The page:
The Eightfold Path Pt. 3: Right Speech

Right Speech would seem like the easiest part of the Eightfold Path, but for me, it’s probably the hardest. The words that come out of my mouth are so attached to habitual profanity, often I have to reflect on the words I’ve said, because they come out quicker than I can be mindful enough to stop them.

So, what is Right Speech? Here’s a quick list I’ve “borrowed” from The Big View

Buddha explained right speech as follows:
1. to abstain from false speech, especially not to tell deliberate lies and not to speak deceitfully
2. to abstain from slanderous speech and not to use words maliciously against others
3. to abstain from harsh words that offend or hurt others
4. to abstain from idle chatter that lacks purpose or depth

Seems simple enough right? Yeah, you try it!

Let’s get into them a little deeper.

The first part can be whittled down a bit and we can generally say it means, do not lie. Whether it’s a blatant, in your face lie, a small embellishment to flavor a story or a tine white lie the fact of the matter is, they are all untrue. As practitioners are all seeking the truth, so why tarnish that path with untruths? It’s not helpful to us and is not helpful to those we are engaged with.

I can remember when I was a kid, WAAAAAYYY before even knowing Buddha beyond the fat guy statue at the local Tiki Port Chinese Restaurant, my parents always told me this not to lie thing. They always told me, telling the truth was always the best course of action. Yeah, like many of you, I didn’t listen to them and was constantly in trouble for making stuff up. There was this one time though I had to put this whole thing to a test. My mom would say, “you’ll get in far less trouble if you tell the truth.” I never believed her until I came home one night, after getting myself caught stealing a Door’s cassette from a local K-Mart.

I was late getting home, past my curfew, so my parents were already heated. I had to diffuse the situation a bit and what better way, I was going to tell the truth. It probably helped a bit that the cop that came to K-Mart to talk to me threatened he would be calling my parents that night*, but alas, I was going to tell the truth anyway. And I did. My parents smiled, maybe they were getting through my thick skull after all is probably what they were thinking. But then, of course, the punishment was doled out, grounded for two weeks. It sucked, but I told the truth and it made my parents proud of me for doing so. I was never so happy to be grounded, in more ways than one.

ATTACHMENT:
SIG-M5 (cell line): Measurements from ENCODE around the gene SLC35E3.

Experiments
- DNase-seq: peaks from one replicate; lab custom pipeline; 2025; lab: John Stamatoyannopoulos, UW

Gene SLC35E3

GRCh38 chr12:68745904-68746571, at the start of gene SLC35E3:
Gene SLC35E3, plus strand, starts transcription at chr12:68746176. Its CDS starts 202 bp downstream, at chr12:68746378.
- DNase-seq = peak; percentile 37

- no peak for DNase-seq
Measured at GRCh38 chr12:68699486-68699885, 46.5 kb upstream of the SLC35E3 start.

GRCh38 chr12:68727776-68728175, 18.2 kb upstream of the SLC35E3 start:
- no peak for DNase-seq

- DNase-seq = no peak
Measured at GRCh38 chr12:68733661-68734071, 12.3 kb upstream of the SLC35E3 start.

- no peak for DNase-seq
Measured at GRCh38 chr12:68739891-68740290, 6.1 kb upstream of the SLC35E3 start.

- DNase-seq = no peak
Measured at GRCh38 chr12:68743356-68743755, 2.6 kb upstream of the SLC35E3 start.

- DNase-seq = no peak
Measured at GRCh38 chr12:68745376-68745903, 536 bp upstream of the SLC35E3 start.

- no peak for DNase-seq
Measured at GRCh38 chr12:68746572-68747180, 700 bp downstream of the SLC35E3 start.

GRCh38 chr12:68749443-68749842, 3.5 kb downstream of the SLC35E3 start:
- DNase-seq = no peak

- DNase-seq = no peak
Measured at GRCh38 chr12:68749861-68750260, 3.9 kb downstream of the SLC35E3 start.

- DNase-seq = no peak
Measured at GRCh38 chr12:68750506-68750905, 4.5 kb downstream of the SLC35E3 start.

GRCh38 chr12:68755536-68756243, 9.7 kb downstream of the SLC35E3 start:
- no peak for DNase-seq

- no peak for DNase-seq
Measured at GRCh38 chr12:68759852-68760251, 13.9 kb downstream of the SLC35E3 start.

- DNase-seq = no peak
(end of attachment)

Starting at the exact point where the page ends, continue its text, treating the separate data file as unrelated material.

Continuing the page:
Parts 2-4 are very similar, but have minor differences, such as not speaking slanderous of someone. This could include going to our boss and saying something this is not helpful, or untrue, about another employee. It could also be something like going to a rally and holding up a sign that gives others the wrong idea of what someone’s viewpoint is. Slander could very well be summed up as lies the defame someone and their character.

Other circumstances of slander stem from people’s perception of events they witness. We may be somewhere and see someone we work with at a restaurant for instance. This person has had problems with alcohol in the past and we see them with a glass of beer on the table. We assume it is alcoholic beer and tell all of our co-workers the next day the John Doe has fallen off the wagon. People start talking to him, telling him how disappointed they are in him. He feels low and is hurt by the fact someone is spreading false rumors about him. What we didn’t know was that John has been drink free for two years now and the beer was a non-alcoholic one.